Finally, these last two books are the best books I read and I can’t recommend them enough. First, The Cat Whisperer, which I expected to be as gimmicky as Cat Speak, really pleasantly surprised me. The author does an incredible job of describing a cat’s senses and how cats physically perceive the world. She also shares a lot of fun facts about cats. For instance, cats can stand much warmer temperatures than humans. Humans start avoiding heat at 115F while cats aren’t bothered until 126F. Apparently, the only parts of a cats body which are sensitive to heat are it’s nose and upperlip, which it uses as a kitten to locate it’s mother before it’s eyes are open. She also talks a lot about why cats behave the way the do and gives some very good advice for dealing with nearly any behavior problem you might encounter.
The other great book I read was The Character of Cats: The Origins, Intelligence, Behavior, and Stratagems of Felis silvestris catus. As the subtitle suggests, this book took the most scientific approach of any of the books. This might indicate how geeky I am, but I loved learning about cats’ behavior this way. The author starts by talking a little about how cats evolved and how interesting it is that (unlike dogs, horses, and many other domesticated animals) cats can still breed with their wild counterpart. It is also true that wild cats can survive without us, much better than wolves or the nearly extinct ancestors of today’s horses. You can really feel the author’s admiration and love of cats he discusses the implication of these facts: first, that cats choose to live with us even though they could survive without us and second that they have done so without changing to please us. He also presents a lot of really cool behavioral studies, showing that cats learn by observing other cats; that cats are intelligent, but are most intelligent at tests which make sense with their natural behavior; and showing that cats build mental maps with themselves at the center (not landmark based) – among other interesting tidbits. Together with The Cat Whisperer‘s description of a cat’s sensory input, this description of the way cats think gave me a much better appreciation of my cat. I would highly recommend these books together to anyone who wants a really thorough understanding of how how their cat senses and thinks about the world around them.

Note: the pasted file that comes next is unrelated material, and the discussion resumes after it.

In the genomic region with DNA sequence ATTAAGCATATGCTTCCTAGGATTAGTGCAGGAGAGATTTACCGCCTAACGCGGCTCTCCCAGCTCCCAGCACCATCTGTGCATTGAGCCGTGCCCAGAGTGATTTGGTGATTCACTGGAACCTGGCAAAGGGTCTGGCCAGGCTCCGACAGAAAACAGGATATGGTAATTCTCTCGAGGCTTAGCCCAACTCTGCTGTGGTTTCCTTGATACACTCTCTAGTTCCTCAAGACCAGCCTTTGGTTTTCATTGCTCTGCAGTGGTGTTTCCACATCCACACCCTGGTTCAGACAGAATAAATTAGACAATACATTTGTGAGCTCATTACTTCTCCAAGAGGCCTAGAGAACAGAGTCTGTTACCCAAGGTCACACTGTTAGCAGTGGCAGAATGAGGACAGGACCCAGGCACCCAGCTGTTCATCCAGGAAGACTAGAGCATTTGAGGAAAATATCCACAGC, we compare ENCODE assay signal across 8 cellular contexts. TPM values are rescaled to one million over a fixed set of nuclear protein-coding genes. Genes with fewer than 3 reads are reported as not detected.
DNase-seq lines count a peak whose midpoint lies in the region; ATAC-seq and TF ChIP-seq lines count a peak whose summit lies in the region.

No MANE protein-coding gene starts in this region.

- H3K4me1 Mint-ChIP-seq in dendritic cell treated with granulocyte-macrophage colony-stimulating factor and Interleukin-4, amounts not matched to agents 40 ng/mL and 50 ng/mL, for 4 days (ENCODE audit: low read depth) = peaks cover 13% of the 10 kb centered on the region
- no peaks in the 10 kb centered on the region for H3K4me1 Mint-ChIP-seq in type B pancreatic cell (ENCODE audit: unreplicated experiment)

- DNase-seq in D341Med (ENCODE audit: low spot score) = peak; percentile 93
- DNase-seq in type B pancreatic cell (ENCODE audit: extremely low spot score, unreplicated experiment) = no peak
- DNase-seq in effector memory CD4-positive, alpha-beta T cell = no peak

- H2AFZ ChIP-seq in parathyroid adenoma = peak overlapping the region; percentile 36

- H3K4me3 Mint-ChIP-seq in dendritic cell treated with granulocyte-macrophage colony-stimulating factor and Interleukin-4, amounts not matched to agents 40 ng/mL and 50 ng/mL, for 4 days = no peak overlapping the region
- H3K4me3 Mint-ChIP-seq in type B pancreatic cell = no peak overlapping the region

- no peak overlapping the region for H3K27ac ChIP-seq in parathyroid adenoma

Books I would recommend for a new cat owner or prospective cat owner:
The Complete Guide to Understanding and Caring for Your Cat – 4 stars – contains all the information you need, well written and entertaining
The Complete Cat’s Meow – 3 stars – also contains all the information you need, but in a less interesting format
Books I would recommend to someone who wants to understand their cat better:
The Cat Whisperer – 4 stars – a great introduction to the way cats sense the world, include good explanations of cat behavior and helpful advice for dealing with nearly any behavior problem you can imagine
The Character of Cats – 5 stars – really interesting, scientific approach to understanding the way cats think and why the behave the way they do
Books I would recommend avoiding:
Totally Fun Things to Do With Your Cat – 1 star – cartoon guide giving bad advice in a book intended for children who won’t know any better
Cat Speak –1 star – gimmicky, common sense dressed up in pseudo-science and incorrect advice that sounds just good enough it might fool you